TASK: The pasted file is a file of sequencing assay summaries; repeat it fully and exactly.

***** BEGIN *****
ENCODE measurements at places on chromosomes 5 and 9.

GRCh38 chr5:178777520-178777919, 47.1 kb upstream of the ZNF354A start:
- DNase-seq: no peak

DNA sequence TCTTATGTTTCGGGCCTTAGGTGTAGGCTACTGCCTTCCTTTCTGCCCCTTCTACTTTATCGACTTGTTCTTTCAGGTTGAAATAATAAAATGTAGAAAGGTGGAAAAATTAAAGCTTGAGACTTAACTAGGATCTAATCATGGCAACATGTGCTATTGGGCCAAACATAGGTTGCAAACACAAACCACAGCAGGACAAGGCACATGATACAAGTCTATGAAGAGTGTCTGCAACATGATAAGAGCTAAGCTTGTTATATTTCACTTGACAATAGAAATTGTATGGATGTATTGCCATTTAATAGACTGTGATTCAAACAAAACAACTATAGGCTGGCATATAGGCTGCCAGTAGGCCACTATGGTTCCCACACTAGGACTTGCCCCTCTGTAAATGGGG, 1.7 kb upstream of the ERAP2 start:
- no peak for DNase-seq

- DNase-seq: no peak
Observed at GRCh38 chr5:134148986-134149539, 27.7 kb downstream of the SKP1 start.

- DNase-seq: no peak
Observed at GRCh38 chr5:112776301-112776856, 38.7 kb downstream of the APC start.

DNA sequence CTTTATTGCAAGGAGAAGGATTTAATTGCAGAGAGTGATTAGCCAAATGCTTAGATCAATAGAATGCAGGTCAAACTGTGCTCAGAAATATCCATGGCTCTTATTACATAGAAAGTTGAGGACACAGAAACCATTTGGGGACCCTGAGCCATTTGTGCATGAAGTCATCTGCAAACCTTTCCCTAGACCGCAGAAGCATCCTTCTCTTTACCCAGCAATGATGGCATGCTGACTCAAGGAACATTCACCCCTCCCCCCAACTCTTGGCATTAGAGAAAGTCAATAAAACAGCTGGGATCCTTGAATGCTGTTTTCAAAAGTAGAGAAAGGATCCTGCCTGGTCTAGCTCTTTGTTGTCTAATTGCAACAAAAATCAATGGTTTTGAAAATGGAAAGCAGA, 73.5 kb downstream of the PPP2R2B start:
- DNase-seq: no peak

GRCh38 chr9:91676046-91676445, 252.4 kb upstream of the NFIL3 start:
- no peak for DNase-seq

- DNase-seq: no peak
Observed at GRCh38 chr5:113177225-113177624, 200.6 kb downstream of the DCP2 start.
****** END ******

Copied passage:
ENCODE measurements at places on chromosomes 5 and 9.

GRCh38 chr5:178777520-178777919, 47.1 kb upstream of the ZNF354A start:
- DNase-seq: no peak

DNA sequence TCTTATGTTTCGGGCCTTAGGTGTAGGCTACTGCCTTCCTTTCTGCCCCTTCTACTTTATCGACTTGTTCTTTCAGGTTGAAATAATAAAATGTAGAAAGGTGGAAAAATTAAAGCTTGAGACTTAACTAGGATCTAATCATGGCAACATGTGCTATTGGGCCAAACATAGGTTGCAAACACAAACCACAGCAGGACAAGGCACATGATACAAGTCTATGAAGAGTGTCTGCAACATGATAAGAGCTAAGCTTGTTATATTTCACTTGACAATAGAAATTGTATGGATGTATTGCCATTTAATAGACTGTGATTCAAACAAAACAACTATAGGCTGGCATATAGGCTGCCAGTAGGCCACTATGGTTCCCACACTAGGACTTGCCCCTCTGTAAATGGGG, 1.7 kb upstream of the ERAP2 start:
- no peak for DNase-seq

- DNase-seq: no peak
Observed at GRCh38 chr5:134148986-134149539, 27.7 kb downstream of the SKP1 start.

- DNase-seq: no peak
Observed at GRCh38 chr5:112776301-112776856, 38.7 kb downstream of the APC start.

DNA sequence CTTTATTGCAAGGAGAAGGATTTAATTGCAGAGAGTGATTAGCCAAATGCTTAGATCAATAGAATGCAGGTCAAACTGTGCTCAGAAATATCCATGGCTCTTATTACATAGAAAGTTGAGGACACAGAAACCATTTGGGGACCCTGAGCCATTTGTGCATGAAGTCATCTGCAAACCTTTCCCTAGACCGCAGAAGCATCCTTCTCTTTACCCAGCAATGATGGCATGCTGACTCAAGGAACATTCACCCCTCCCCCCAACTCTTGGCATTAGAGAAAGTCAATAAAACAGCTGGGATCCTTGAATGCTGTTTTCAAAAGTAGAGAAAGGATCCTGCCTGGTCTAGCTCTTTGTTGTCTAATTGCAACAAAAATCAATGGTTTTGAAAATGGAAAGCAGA, 73.5 kb downstream of the PPP2R2B start:
- DNase-seq: no peak

GRCh38 chr9:91676046-91676445, 252.4 kb upstream of the NFIL3 start:
- no peak for DNase-seq

- DNase-seq: no peak
Observed at GRCh38 chr5:113177225-113177624, 200.6 kb downstream of the DCP2 start.